I, For One, Bow Down To My New Phone Overlords.

Dane Dorius, Reporter

Note that this will be even more incomprehensible than my usual ravings. Proceed with caution.

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Last November (had to pull out my phone to check the date), my uncle Ryan died suddenly. It was an incredibly difficult period for my family, and one thing that helped us cope were some photos we took over the summer with him. Seeing him swinging on a rope, hugging my sister’s dog, and swimming in a beautiful lake helped us remember him as the kind, nature-loving man he was.

And I wouldn’t remember half of the things that helped me if it wasn’t for my phone. Being able to see him, in color and video, meant that it couldn’t be distorted by our brain’s trash-tier memory. And although this example is pretty dramatic (it got you reading up till this point though, didn’t it?), it’s even more apparent with the smaller, more petty things. The poker hands that were one card away from greatness. The time that the power went out, and the streets were pitch-black. The silly way the dog sat that one time. The pretty sunrise at your grandparent’s cabin the day you’re leaving for home.

Contrary to what this article’s title is implying, our phone’s won’t rise up against us and take over. They’ll become us, and maybe nudge us a little bit. In the field of memory alone, try looking at your gallery of photos if you take them frequently. The small things that would otherwise get lost in minutiae are still there, priming you for a small chuckle. When you’re idly browsing Facebook, you might see an old friend and spark a conversation over the phone or on Skype, one you wouldn’t have had if it weren’t for some little nascent AI nudging you towards people you might’ve known.

But our memory is just a small part of us. Some of us are blessed with a not-totally-terrible memory, but you might use its LED as an augment to your eyes in dark places, or its microphone to catch any small details of an interview you missed, or its alarms to force your circadian rhythm into compliance, or a shareable calendar to organize an event with friends, or using it as a phone to create mouths and ears that can be heard around the planet.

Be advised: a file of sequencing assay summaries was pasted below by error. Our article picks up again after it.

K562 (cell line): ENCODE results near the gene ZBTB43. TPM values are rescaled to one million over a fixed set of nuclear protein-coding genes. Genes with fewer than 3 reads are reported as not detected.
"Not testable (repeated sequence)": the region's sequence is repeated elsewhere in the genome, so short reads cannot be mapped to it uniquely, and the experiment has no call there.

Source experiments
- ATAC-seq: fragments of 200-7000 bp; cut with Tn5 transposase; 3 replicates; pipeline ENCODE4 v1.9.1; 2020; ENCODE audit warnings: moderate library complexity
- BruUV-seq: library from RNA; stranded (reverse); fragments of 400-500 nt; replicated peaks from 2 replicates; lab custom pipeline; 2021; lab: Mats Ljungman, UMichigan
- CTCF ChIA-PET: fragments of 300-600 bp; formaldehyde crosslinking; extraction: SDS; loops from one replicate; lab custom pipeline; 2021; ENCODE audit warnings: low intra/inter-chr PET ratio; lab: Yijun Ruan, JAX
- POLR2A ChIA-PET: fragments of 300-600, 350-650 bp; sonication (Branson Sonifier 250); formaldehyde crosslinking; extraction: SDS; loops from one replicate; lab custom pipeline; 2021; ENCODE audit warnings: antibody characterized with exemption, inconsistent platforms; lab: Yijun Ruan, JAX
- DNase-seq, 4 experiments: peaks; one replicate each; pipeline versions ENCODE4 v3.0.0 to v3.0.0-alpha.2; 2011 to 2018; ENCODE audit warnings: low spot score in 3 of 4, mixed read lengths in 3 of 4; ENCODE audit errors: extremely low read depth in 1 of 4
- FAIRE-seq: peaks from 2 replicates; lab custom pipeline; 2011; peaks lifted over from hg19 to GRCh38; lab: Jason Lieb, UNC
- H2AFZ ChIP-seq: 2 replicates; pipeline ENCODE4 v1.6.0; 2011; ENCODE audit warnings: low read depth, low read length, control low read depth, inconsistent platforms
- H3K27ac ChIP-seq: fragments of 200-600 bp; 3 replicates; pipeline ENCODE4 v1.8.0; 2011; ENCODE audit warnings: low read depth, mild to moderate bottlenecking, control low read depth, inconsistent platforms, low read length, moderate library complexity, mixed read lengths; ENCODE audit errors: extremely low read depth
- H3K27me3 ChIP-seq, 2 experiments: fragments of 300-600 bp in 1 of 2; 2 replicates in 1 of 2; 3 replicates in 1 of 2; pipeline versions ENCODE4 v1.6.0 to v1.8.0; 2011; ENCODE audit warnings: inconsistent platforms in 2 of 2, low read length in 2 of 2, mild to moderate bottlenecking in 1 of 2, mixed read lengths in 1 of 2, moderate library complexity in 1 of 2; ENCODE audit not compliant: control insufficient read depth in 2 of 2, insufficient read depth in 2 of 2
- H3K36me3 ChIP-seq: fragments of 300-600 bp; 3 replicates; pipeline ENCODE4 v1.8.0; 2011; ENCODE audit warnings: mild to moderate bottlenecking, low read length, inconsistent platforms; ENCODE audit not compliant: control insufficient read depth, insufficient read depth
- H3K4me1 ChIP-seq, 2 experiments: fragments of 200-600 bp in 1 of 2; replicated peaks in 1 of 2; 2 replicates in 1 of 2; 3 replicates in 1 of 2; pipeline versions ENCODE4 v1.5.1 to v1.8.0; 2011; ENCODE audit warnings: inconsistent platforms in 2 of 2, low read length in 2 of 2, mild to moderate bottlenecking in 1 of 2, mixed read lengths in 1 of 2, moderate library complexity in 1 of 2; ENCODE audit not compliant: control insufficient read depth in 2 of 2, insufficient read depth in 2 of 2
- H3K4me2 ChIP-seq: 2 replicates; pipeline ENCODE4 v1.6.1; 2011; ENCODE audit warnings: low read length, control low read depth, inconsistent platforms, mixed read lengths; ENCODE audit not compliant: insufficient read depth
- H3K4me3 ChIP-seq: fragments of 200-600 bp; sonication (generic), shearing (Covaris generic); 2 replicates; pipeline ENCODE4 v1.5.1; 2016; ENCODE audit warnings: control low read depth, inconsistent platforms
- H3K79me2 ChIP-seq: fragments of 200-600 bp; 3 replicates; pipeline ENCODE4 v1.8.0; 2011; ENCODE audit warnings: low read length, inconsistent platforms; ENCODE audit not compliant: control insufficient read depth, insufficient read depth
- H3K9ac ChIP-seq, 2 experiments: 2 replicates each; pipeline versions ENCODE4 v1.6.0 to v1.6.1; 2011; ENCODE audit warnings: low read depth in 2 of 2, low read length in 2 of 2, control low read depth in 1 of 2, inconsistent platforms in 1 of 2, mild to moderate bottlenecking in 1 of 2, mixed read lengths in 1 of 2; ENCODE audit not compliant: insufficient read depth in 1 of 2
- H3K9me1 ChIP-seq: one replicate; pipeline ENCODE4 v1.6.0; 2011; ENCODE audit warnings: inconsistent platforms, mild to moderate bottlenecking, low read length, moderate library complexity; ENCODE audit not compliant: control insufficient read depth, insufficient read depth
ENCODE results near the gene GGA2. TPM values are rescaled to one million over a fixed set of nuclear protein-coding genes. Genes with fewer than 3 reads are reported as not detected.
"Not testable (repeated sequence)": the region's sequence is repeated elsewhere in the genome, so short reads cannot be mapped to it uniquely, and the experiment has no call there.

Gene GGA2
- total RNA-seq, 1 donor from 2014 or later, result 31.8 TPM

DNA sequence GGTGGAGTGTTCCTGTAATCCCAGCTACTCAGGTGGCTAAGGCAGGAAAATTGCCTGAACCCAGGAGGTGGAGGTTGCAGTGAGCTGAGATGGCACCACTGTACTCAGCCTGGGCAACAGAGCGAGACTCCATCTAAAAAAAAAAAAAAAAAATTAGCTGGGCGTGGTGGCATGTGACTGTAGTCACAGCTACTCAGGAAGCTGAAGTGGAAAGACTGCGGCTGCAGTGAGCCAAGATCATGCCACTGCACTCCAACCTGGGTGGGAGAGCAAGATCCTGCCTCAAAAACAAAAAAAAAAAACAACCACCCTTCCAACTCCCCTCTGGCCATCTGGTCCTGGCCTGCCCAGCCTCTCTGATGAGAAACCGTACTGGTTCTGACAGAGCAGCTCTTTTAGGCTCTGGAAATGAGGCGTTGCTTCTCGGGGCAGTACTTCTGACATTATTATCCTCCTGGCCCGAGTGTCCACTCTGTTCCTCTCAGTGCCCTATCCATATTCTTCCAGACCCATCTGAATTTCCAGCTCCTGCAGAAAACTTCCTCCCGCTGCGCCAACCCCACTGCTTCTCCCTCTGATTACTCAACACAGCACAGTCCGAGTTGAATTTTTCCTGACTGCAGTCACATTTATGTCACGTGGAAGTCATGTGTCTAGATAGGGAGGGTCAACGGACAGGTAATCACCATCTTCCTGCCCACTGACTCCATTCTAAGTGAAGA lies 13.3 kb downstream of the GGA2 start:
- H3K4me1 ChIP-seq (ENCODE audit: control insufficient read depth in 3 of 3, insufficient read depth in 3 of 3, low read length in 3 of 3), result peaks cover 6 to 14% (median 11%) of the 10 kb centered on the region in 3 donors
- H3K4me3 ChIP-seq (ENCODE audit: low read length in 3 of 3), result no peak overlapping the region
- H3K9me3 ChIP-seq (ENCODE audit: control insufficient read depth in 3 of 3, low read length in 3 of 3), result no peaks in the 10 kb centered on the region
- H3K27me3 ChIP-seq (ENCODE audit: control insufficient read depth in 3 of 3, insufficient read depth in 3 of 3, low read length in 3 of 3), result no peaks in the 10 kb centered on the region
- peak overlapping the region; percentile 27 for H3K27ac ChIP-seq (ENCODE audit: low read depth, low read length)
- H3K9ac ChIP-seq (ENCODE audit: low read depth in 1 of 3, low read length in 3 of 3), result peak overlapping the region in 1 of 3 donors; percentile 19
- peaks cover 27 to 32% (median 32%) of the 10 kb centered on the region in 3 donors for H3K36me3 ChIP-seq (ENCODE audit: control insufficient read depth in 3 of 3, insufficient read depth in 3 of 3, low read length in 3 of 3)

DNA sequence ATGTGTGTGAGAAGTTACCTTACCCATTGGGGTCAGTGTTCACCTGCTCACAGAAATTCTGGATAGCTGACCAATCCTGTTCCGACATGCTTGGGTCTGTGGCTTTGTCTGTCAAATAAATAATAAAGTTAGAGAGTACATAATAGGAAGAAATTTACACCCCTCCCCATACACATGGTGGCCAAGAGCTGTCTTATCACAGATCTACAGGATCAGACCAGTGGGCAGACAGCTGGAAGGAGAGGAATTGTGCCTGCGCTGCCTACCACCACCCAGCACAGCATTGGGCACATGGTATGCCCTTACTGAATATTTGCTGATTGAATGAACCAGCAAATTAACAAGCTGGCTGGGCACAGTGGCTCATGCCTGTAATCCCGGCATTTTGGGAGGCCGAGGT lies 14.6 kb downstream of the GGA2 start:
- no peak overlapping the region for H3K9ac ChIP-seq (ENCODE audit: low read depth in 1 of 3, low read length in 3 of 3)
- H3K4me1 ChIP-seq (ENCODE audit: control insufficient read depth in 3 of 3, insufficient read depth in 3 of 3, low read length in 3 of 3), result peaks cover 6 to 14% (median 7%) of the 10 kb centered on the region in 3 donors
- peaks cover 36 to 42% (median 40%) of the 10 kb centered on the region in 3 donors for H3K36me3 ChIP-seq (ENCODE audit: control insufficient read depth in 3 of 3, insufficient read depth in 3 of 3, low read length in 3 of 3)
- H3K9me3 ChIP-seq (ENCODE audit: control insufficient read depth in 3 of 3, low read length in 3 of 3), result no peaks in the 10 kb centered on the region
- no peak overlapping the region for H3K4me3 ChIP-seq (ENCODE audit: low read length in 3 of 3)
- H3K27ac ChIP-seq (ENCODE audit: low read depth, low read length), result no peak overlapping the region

Besides, phones aren’t even really designed for this. They’re designed for you to share your thoughts and opinions, sure, but they’re not explicitly designed to, say, remember your homework and your waking up and your dead uncle, but I use it for those just fine.

However, the sheer usefulness and utility of your phone can have some concerning side effects. The fact is that most places where you’d share memories, such as Facebook, Twitter, and more aren’t really free. You’re the product. Facebook has attempted manipulation of moods, Twitter’s new feature to sort by “best” (check your settings, they probably switched you over from “new” automatically) is really attempting to sort by trending topics, which is taken advantage of by advertising companies with targeted advertisements while you’re thinking about a certain topic or feeling a certain emotion.

Despite the possible side effects of merging our brains with something that has corporate interests, the fact is that the reason we’re forking over parts of our memory to tech is because it’s better at it than us. With advancements in artificial intelligence and ease-of-use, we’ll be able to do so much more than what we currently can do. Don’t call what we have now with technology a golden age, consider it the foreshocks of something that’ll shake things up forever.